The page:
Picture of Stephanie Lauer

Picture of Stephanie Lauer

Licensees work to stop Douglas-fir bark beetle infestation

The impacts from the Douglas-fir bark beetle infestation will be seen and felt within city neighbourhoods in the coming months.

The impacts from the Douglas-fir bark beetle infestation will be seen and felt within city neighbourhoods in the coming months as logging companies try to stem the damage.

“It is getting worse in the Cariboo region,” said Jodi Axelson, acting provincial entomologist with the Ministry of Forests.

“Everybody is really concerned.”

Axelson said the problem is at the point locally where it is all hands on deck in terms of the major licensees, the woodlots and getting some small scale salvage people involved in sanitation harvesting.

That work, Axelson said, involves removing red and yellow trees during the winter while the beetles are overwintering under the bark.

If trees are cut and removed from the forest before beetle flight, which is typically in April, the wood can be taken to mill yards and the beetles will be removed from the forest and the forest population.

Locally the Chilcotin Cariboo Forest Health Committee, made up of ministry staff, licence representatives, woodlot owners, community forests, and smaller scale salvage people, has been meeting regularly to tackle the problem.

Under the direction of the district manager Mike Peterson the committee has developed an integrated Douglas-fir bark beetle plan.

They have designated the high priority areas along Highway 97 and the Fraser River corridor where they feel they can be effective in sanitation harvesting.

All of the licensees have committed to sanitation harvesting areas within the high priority zone.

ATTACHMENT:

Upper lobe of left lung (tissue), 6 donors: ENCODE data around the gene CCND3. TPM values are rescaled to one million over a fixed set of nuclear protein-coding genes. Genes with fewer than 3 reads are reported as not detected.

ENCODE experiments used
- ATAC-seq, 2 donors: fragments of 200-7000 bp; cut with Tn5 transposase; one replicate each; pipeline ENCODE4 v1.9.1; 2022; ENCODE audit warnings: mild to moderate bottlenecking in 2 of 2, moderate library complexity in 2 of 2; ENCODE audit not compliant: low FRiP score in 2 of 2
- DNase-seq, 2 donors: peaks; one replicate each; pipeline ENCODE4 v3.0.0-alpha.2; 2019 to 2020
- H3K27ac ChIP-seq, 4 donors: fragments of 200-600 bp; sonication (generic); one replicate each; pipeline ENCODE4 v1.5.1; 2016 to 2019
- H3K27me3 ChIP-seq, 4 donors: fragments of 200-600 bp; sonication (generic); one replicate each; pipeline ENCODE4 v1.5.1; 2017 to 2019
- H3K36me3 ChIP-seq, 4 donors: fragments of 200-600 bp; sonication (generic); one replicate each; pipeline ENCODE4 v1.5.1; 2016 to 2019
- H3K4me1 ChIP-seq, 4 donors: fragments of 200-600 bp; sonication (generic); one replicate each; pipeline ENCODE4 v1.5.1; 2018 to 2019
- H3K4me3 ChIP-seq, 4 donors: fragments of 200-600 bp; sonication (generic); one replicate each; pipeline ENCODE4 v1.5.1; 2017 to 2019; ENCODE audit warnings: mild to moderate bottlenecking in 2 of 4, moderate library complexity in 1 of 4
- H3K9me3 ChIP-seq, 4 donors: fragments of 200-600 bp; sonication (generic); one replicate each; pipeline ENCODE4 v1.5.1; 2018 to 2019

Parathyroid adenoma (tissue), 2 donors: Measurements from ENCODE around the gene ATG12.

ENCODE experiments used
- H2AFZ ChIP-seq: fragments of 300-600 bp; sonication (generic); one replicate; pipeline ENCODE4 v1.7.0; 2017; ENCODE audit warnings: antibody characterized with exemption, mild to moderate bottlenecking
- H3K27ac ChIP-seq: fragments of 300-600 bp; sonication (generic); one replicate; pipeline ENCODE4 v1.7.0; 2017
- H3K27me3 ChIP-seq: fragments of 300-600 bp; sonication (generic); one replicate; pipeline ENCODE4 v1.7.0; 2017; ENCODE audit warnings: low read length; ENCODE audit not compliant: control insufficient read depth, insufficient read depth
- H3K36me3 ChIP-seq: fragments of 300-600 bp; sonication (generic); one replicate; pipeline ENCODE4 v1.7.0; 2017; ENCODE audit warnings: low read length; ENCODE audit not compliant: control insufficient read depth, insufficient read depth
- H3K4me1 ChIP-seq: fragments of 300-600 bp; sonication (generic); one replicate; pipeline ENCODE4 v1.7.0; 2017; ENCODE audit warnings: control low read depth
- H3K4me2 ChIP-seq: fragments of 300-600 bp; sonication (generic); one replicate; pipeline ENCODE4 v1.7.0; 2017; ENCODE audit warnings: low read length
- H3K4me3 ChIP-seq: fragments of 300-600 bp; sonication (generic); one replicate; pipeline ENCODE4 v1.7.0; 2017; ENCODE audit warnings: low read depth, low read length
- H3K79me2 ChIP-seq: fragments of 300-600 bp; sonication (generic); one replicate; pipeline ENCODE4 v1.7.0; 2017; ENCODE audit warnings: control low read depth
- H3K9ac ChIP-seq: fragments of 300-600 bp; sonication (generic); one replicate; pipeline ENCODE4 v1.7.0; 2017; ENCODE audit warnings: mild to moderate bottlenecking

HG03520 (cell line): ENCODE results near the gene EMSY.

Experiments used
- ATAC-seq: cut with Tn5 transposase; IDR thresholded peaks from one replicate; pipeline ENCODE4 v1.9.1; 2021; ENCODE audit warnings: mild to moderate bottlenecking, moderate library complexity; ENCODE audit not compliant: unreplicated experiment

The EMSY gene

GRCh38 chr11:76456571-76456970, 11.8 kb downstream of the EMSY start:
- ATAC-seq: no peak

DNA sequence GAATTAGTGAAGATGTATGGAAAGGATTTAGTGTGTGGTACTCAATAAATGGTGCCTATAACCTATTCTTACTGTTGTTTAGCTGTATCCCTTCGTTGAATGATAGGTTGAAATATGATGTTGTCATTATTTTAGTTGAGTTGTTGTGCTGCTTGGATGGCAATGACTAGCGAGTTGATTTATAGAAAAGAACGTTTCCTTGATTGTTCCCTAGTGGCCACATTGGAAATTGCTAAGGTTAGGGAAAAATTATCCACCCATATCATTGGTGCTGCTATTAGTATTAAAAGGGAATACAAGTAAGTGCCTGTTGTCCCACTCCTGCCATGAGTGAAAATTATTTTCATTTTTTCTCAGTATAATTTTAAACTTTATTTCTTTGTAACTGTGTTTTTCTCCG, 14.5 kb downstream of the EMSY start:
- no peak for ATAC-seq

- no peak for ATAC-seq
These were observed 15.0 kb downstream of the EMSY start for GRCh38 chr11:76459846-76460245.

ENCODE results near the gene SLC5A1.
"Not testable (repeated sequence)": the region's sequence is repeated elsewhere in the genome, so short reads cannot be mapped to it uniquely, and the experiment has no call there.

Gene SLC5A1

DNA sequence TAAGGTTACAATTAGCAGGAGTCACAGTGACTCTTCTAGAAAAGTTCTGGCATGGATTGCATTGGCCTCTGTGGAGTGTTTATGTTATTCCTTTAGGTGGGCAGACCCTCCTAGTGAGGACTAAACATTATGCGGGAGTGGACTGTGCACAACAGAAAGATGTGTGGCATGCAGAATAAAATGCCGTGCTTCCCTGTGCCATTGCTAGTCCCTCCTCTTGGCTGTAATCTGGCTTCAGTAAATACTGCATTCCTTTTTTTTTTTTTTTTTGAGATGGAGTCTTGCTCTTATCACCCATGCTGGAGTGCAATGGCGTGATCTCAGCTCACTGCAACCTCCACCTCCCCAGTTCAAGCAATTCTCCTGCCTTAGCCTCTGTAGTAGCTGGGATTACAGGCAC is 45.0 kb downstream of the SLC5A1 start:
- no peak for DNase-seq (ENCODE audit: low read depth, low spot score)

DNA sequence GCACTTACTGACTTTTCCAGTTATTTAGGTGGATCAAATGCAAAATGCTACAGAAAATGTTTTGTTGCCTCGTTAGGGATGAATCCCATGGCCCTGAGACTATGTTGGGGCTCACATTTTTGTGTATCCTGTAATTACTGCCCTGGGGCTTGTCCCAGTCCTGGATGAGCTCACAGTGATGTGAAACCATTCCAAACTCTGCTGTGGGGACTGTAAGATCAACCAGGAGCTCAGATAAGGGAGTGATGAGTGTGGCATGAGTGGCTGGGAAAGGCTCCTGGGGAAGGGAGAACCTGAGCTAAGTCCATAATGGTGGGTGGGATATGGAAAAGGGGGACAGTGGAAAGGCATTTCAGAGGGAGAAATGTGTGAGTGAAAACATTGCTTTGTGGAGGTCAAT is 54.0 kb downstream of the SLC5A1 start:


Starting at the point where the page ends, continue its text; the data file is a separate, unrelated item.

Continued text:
Tolko is actively working with the Ministry of Forests and other licensees involved in the local forest health committee to address the problem areas, said Kevin Sytsma, the company’s woodlands forestry manager.

“These beetle populations in the Douglas-fir areas have been increasing over the last several years in part to the warm winters and a result of the fire activity that occurred in the Meldrum and Dog Creek areas back in 2010.”

Tolko’s general approach is to identify and map the new infestations through use of flights and then follow up on the ground to mark the individual trees or patches that can be harvested later this fall and winter with delivery of the timber prior to breakup and beetle flight next spring.

“These are generally small scale operations utilizing hand fallers and skidders for harvesting these sites,” Sytsma said.

West Fraser said it harvested green attack trees during the winter of 2014 and 2015.

“Currently we have Douglas-fir trap trees that were felled March of this year in a number of areas we harvested in that include Mackin Creek, Hanceville and Riske Creek to attract and contain Douglas-fir bark beetle,” said planning forester Robert Barta. The plan is to remove the trap trees and any spill-over or new attack this fall and winter.

Crews also harvested infested wind-thrown Douglas-fir, from this past spring’s storms, in the Skelton area north of Beaver Lake Road.

“The goal is to process this wood through the mills prior to beetle emerging spring 2016. We are working with other licensees and the Ministry of Forests, Lands and Natural Resource Operations in a coordinated effort to mitigate the potential impact to the mid-term timber supply.”

Future plans are to continue with harvesting and trap trees as the ministry monitors beetle populations throughout the Cariboo.

Last winter Axelson helped develop a fact sheet to help people identify and treat Douglas-fir bark beetle on their private land, that can be found at https://www.for.gov.bc.ca/dqu/DouglasFirBeetles_factsheet_FLNRO_Web.pdf.

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